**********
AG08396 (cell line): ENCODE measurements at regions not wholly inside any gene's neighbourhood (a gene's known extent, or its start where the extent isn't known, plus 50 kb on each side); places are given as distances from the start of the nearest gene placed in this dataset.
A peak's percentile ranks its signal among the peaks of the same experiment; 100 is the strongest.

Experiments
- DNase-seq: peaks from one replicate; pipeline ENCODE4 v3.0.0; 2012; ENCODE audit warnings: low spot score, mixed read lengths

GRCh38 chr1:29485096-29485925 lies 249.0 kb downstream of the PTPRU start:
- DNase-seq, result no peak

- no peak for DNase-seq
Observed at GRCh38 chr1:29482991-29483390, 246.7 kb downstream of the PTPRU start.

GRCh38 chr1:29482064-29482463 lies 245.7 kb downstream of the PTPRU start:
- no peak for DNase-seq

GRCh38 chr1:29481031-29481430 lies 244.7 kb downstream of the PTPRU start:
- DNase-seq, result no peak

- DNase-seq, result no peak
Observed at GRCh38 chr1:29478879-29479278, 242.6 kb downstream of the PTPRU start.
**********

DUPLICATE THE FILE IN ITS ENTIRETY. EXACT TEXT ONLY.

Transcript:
AG08396 (cell line): ENCODE measurements at regions not wholly inside any gene's neighbourhood (a gene's known extent, or its start where the extent isn't known, plus 50 kb on each side); places are given as distances from the start of the nearest gene placed in this dataset.
A peak's percentile ranks its signal among the peaks of the same experiment; 100 is the strongest.

Experiments
- DNase-seq: peaks from one replicate; pipeline ENCODE4 v3.0.0; 2012; ENCODE audit warnings: low spot score, mixed read lengths

GRCh38 chr1:29485096-29485925 lies 249.0 kb downstream of the PTPRU start:
- DNase-seq, result no peak

- no peak for DNase-seq
Observed at GRCh38 chr1:29482991-29483390, 246.7 kb downstream of the PTPRU start.

GRCh38 chr1:29482064-29482463 lies 245.7 kb downstream of the PTPRU start:
- no peak for DNase-seq

GRCh38 chr1:29481031-29481430 lies 244.7 kb downstream of the PTPRU start:
- DNase-seq, result no peak

- DNase-seq, result no peak
Observed at GRCh38 chr1:29478879-29479278, 242.6 kb downstream of the PTPRU start.